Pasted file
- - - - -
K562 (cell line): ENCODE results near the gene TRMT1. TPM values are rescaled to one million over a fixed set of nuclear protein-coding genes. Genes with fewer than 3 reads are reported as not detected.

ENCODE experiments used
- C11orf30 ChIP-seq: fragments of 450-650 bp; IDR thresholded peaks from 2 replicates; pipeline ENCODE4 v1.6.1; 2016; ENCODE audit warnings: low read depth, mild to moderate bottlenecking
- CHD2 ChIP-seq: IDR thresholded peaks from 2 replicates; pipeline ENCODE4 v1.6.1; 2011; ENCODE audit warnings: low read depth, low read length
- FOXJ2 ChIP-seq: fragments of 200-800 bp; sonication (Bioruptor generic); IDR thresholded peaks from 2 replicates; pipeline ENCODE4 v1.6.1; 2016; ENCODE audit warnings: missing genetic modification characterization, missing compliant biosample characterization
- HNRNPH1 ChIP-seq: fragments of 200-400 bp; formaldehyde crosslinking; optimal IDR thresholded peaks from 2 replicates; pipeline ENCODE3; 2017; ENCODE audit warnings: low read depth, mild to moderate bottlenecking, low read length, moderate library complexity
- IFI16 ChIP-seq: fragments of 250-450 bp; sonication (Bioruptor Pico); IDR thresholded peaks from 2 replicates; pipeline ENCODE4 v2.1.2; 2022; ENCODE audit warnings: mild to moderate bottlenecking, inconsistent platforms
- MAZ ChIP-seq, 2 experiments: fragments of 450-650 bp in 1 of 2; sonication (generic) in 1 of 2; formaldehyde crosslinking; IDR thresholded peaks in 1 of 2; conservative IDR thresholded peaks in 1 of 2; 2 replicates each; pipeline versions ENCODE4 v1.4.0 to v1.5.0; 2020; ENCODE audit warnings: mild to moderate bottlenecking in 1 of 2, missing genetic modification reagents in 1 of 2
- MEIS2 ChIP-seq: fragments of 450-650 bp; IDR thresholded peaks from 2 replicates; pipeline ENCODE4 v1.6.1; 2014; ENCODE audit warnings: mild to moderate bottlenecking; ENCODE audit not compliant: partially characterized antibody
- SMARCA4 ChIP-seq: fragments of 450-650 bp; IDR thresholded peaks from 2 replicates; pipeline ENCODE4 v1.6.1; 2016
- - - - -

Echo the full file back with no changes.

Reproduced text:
K562 (cell line): ENCODE results near the gene TRMT1. TPM values are rescaled to one million over a fixed set of nuclear protein-coding genes. Genes with fewer than 3 reads are reported as not detected.

ENCODE experiments used
- C11orf30 ChIP-seq: fragments of 450-650 bp; IDR thresholded peaks from 2 replicates; pipeline ENCODE4 v1.6.1; 2016; ENCODE audit warnings: low read depth, mild to moderate bottlenecking
- CHD2 ChIP-seq: IDR thresholded peaks from 2 replicates; pipeline ENCODE4 v1.6.1; 2011; ENCODE audit warnings: low read depth, low read length
- FOXJ2 ChIP-seq: fragments of 200-800 bp; sonication (Bioruptor generic); IDR thresholded peaks from 2 replicates; pipeline ENCODE4 v1.6.1; 2016; ENCODE audit warnings: missing genetic modification characterization, missing compliant biosample characterization
- HNRNPH1 ChIP-seq: fragments of 200-400 bp; formaldehyde crosslinking; optimal IDR thresholded peaks from 2 replicates; pipeline ENCODE3; 2017; ENCODE audit warnings: low read depth, mild to moderate bottlenecking, low read length, moderate library complexity
- IFI16 ChIP-seq: fragments of 250-450 bp; sonication (Bioruptor Pico); IDR thresholded peaks from 2 replicates; pipeline ENCODE4 v2.1.2; 2022; ENCODE audit warnings: mild to moderate bottlenecking, inconsistent platforms
- MAZ ChIP-seq, 2 experiments: fragments of 450-650 bp in 1 of 2; sonication (generic) in 1 of 2; formaldehyde crosslinking; IDR thresholded peaks in 1 of 2; conservative IDR thresholded peaks in 1 of 2; 2 replicates each; pipeline versions ENCODE4 v1.4.0 to v1.5.0; 2020; ENCODE audit warnings: mild to moderate bottlenecking in 1 of 2, missing genetic modification reagents in 1 of 2
- MEIS2 ChIP-seq: fragments of 450-650 bp; IDR thresholded peaks from 2 replicates; pipeline ENCODE4 v1.6.1; 2014; ENCODE audit warnings: mild to moderate bottlenecking; ENCODE audit not compliant: partially characterized antibody
- SMARCA4 ChIP-seq: fragments of 450-650 bp; IDR thresholded peaks from 2 replicates; pipeline ENCODE4 v1.6.1; 2016